"Task Panes display within a Work Pane's area. A Work Pane is created by the combination of two objects. These objects are shrouded in misery and thwart most attempts to play with them. The whole area is hidden away from the Kill Cursor invoked with CTRL+ALT+-, which changes to a hand when waved over a Work Pane.

Functions are hidden away from the macro recorder. To make it easier, if it is not in this reference, it is hidden. It is like when a spy is caught and the government disavows all knowledge of their actions.

The Task Panes are spies from Microsoft that are known to only a few objects, in these versions of Office anyway.

Warning
The author gleefully notes at this point that the human race has enough intelligence to get itself into cauldrons of boiling water that it cannot climb out of and that means you and me both!

If you like to be ultra-safe, stay away from this reference and wait for MS to hand over full functionality. You will end up crashing Word many times and you can really damage your user interface."


(Ctrl+Alt+-, can be used to remove an item from a menu. Type the shortcut and then click on a menu item)

Also see:
Task Pane Control



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<Doug Klippert@ 6:42 AM

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  Tuesday, June 19, 2007 – Permalink –

Indent Code

Realign a bunch


Indenting blocks of VBA code, such as statements within loops or If...Then statements, makes reading a procedure much easier.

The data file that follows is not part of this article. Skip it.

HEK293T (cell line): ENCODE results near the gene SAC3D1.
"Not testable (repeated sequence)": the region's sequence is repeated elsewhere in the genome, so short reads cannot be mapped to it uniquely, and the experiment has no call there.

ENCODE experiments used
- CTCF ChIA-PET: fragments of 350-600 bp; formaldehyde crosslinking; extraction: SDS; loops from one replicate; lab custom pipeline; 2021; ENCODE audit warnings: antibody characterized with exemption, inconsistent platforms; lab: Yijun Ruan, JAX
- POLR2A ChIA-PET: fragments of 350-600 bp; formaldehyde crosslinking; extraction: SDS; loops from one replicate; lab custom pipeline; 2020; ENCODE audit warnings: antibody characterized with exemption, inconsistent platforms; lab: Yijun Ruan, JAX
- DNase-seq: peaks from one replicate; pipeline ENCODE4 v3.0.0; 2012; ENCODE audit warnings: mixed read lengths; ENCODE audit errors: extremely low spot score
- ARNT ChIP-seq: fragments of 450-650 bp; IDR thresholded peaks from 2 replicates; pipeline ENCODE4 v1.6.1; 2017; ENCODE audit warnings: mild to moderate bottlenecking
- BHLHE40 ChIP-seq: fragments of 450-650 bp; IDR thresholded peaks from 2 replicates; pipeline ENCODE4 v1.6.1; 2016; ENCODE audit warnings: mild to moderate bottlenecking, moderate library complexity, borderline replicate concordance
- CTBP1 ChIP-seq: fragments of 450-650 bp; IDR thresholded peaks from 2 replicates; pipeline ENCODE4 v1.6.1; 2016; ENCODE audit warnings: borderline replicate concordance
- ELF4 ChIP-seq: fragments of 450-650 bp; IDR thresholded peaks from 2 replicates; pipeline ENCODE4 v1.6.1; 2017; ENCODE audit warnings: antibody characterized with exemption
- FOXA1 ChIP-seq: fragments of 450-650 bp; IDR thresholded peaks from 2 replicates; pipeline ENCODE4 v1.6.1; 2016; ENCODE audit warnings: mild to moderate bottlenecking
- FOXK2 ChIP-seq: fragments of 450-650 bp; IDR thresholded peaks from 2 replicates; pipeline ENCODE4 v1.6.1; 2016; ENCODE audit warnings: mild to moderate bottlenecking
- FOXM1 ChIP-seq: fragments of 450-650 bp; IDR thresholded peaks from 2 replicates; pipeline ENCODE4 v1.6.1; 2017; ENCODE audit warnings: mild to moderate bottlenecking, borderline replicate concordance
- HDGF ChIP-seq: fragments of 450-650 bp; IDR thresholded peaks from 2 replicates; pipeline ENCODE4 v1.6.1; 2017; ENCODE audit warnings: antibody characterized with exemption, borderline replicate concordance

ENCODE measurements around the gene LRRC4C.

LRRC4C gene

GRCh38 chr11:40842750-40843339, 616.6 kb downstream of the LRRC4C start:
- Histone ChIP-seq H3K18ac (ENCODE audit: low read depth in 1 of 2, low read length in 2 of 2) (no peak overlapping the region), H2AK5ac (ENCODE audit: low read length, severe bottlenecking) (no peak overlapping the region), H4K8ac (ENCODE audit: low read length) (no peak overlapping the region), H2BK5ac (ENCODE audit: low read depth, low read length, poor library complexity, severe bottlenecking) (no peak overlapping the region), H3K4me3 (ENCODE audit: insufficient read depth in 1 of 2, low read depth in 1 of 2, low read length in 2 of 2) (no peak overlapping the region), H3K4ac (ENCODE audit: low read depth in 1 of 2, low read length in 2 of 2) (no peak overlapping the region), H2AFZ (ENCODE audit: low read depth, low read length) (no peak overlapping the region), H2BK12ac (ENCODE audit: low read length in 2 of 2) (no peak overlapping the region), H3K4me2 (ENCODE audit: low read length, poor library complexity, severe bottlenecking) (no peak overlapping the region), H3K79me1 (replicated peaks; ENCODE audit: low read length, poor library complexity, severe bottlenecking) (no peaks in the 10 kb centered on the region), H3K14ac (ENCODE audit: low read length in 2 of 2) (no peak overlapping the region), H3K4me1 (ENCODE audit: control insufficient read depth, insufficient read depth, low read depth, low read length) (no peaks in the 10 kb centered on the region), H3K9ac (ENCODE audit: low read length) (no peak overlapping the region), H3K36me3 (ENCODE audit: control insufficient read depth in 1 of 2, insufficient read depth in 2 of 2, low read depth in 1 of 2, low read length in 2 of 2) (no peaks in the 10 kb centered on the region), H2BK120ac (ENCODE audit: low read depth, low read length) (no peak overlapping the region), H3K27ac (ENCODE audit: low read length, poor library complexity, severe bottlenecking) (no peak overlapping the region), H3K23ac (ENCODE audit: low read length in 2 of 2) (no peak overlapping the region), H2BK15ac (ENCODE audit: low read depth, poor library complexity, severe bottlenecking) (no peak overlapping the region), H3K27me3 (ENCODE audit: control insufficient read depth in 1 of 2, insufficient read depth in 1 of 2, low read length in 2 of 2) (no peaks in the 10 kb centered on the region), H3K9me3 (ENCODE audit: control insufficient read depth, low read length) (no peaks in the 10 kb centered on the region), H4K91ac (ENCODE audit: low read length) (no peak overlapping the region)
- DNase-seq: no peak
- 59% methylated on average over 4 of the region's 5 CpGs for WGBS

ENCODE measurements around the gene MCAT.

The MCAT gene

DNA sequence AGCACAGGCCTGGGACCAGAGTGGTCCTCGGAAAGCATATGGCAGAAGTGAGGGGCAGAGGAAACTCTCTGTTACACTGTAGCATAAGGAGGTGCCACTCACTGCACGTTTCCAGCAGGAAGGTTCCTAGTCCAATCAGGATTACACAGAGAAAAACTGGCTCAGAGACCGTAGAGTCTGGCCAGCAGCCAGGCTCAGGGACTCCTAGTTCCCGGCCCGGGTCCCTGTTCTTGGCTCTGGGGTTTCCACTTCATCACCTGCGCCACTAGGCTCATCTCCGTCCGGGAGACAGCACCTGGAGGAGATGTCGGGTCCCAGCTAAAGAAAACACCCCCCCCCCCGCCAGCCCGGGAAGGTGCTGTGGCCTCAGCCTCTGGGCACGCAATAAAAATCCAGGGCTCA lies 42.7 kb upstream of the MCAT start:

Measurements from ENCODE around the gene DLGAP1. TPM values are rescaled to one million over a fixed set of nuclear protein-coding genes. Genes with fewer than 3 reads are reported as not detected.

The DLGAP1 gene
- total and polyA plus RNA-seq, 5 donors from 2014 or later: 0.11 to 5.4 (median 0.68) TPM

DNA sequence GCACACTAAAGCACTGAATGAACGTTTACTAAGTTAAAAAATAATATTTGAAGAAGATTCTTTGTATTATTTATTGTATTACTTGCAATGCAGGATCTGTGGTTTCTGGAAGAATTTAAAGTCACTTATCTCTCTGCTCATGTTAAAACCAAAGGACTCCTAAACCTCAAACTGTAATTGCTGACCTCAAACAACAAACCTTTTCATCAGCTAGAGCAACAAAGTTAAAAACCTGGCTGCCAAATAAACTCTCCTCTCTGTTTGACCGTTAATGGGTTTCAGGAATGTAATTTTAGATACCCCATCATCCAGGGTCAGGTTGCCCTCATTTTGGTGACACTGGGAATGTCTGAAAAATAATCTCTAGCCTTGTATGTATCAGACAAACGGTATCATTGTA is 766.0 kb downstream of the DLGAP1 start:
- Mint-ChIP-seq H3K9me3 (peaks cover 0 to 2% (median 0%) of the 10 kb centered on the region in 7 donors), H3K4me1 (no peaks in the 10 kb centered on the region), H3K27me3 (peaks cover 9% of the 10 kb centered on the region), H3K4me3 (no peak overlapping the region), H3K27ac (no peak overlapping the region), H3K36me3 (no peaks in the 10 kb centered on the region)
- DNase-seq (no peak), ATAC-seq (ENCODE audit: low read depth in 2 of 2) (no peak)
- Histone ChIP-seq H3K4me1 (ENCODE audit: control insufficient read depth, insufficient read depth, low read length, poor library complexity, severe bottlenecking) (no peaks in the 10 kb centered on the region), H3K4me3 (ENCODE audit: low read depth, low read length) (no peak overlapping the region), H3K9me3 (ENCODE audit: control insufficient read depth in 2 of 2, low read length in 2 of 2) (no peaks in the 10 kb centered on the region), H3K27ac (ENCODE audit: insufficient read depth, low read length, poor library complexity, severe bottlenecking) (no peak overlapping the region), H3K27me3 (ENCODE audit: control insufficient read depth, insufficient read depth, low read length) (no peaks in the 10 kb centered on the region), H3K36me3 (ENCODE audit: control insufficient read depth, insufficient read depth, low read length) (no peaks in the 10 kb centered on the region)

You probably indent a code statement using the [Tab] key, and outdent by using [Shift][Tab].

However, you may not be aware that the [Tab] and [Shift][Tab] techniques also work when multiple code lines are selected.

The Visual Basic Editor also provides Indent and Outdent buttons on the Edit toolbar that allow you to easily reposition blocks of code.



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<Doug Klippert@ 6:28 AM

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  Saturday, March 31, 2007 – Permalink –

Comment Code

Edit toolbar



You'll many times want to change blocks of code to comments in VBA modules; temporarily convert a block of VBA code to comments so that it's ignored during a trial run. Inserting an apostrophe before each line of code is a bother. Office 2000+ simplifies this task by letting you convert a block of code to comments with a click of a button.

Open any module in the Visual Basic Editor (VBE), and then choose View>Toolbars and choose Edit from the menu bar to display the Edit toolbar.

Select the lines of code that you want to turn into comments. Then, click the Comment Block button on the Edit toolbar (it's the sixth button in from the RIGHT end of the toolbar).
Each line of the selected code is now preceded with an apostrophe.




To convert the comments back to executable code, select the appropriate lines and click the Uncomment Block button, which is immediately to the right of the Comment Block button.
This, of course, works in any application that uses the VBE.

Ross, suggested that two or three apostrophes (sometimes called inverted commas) be placed around existing comments. When the Comment Block is used, the original comments will not be removed.



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<Doug Klippert@ 7:02 AM